Mr. MARK: Yeah.

Sgt. USIE: Seven o'clock?

Mr. MARK: Yeah.

Sgt.USIE: I've got an appointment at six, but when I'm done, I'm going to try to run out here. Hopefully, I can make at least, you know, half time or whatever.

Mr. MARK: All right, sir.

Sgt. USIE: All right, Mark. Good seeing you, man. We'll see you later on during the week.

SMITH: Sergeant Usie joins us now from Houma, Louisiana, where he grew up. Good morning, Sergeant.

Sgt. USIE: Good morning, Robert. How are you?

SMITH: I'm doing well. Thank you. And yourself?

Sgt. USIE: Doing great.

SMITH: When we listened to that clip, you're clearly trying to be friends with these kids. Is that an important part of being a recruiter?

Sgt. USIE: Yeah. I mean, I wouldn't really class it as, you know, friends, but ultimately, a role model and a mentor. I was very fortunate in my 10 years as a recruiter that I had a very receptive community that welcomed me into the high schools and allowed me to mentor some of these young men and women to, you know, life-altering decisions, whether it be the military, college, or the workforce.

SMITH: There is a lot of rejection in the film, as I'm sure there is with the job of being a recruiter.

Sgt. USIE: Right.

SMITH: We see you. We see people hanging up on you on the telephone. We see parents warning you away, saying, basically, stay away from my kid.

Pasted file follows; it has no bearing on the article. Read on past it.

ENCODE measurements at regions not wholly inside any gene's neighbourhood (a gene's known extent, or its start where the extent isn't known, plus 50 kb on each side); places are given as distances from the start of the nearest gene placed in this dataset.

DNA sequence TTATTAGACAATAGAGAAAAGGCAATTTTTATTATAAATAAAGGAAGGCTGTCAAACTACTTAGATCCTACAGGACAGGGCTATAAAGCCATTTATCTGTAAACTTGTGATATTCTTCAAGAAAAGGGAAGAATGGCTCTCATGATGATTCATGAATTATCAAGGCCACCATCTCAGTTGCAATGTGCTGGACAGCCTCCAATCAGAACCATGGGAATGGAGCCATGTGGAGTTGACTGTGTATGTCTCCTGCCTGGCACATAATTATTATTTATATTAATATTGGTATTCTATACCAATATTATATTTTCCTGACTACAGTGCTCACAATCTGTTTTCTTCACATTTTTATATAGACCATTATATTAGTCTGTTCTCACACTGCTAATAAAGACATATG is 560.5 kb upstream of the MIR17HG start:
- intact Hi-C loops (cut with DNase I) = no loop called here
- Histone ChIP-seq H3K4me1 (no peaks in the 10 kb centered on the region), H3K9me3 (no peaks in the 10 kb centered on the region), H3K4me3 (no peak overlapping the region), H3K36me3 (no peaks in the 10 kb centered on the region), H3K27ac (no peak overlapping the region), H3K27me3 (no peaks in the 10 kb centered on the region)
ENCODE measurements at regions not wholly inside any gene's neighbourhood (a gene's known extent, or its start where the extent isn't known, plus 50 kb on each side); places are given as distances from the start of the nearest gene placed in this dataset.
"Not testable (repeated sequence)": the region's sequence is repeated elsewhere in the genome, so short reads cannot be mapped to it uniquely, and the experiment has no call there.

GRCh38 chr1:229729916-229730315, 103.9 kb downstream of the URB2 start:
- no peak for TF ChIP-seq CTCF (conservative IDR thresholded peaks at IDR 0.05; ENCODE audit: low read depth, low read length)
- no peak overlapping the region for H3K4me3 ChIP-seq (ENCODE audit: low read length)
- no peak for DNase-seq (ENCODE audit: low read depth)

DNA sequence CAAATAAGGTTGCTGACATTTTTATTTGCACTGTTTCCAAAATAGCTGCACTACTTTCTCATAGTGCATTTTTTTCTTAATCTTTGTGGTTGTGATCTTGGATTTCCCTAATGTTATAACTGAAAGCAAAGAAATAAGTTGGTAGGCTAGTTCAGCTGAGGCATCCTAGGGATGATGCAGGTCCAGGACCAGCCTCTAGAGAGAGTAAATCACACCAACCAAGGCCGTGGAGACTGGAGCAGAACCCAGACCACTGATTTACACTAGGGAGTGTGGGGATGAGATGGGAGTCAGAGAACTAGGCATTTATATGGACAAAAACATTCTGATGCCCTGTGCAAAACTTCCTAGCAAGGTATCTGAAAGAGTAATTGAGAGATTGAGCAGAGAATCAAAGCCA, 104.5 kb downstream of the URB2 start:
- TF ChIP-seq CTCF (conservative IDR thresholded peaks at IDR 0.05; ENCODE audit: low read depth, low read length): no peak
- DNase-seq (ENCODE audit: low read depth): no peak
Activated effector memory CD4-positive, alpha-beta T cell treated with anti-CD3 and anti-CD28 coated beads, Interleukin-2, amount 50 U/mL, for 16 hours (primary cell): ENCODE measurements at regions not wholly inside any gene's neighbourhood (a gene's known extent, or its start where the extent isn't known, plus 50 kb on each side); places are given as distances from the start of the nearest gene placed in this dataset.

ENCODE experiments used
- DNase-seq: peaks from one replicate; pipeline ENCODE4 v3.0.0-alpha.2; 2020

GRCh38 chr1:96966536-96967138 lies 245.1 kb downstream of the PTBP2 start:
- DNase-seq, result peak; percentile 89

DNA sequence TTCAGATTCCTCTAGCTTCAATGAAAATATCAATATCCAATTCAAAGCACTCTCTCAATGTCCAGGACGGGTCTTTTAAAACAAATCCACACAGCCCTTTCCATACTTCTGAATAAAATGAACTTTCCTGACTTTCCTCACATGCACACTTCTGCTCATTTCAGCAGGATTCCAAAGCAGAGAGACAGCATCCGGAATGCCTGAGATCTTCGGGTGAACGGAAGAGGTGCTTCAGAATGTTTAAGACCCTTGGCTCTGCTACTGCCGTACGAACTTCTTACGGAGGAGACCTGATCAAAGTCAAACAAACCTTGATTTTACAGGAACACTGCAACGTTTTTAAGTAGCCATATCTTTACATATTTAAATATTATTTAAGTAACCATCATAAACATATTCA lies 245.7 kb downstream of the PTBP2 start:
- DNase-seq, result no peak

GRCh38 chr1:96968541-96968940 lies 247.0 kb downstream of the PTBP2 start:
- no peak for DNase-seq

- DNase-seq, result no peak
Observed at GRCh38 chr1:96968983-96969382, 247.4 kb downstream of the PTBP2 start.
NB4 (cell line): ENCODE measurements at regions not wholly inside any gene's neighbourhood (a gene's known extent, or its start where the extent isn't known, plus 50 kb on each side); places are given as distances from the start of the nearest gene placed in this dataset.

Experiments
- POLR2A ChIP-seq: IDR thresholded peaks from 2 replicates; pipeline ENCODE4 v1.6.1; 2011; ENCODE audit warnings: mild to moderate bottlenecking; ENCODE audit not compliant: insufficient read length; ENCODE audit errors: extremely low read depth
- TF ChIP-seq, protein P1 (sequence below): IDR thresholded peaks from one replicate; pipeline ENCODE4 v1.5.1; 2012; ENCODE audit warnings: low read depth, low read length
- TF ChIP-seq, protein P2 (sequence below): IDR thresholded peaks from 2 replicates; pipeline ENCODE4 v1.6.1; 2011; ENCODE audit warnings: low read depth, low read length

Sgt. USIE: Right.

SMITH: Why were you willing to let a documentary film crew watch that rejection?

Sgt. USIE: Well, you know, I think it's important that, you know, America gets the proper information and realizes the challenges and the strifes of military recruiters in an all-voluntary force, you know? And there were challenges that I met, and the film captured those challenges. I mean, every day is not an easy day.

SMITH: In the film, you mentioned that when you first started recruiting, you almost felt guilty that you were working a desk job while your friends were still serving in Iraq.

Sgt. USIE: Right.

SMITH: And Afghanistan.

Sgt. USIE: Yeah. You know, and that was something that I experienced. It was an emotional feeling and ultimately, the war is kicking. And I know that I have the qualifications and the skills to be out there leading men. But at the same time, I realized one day that, hey, I have the ultimate responsibility of getting the good-quality people that they need to continue to support our missions.

SMITH: How do you talk to recruits about the possibility of being killed in action?

Sgt. USIE: You know, when I was on recruiting duty, that was one of my, I guess for the lack of better terms, one of my pet peeves. If I really had a recruit or a family member or a significant other that wanted me to, you know, dispel some myth that, hey, I'm not going to deploy, that was kind of one of my statements when I met. I thanked that parent. I thanked that applicant for taking the time in sitting down with me. But I was like, hey, let's get something off the board because your time is very important to you and so is mine. If you want me to try to tell you or give you a guarantee that you're not going to deploy to a foreign country to defend your nation, then we need to end the interview right now.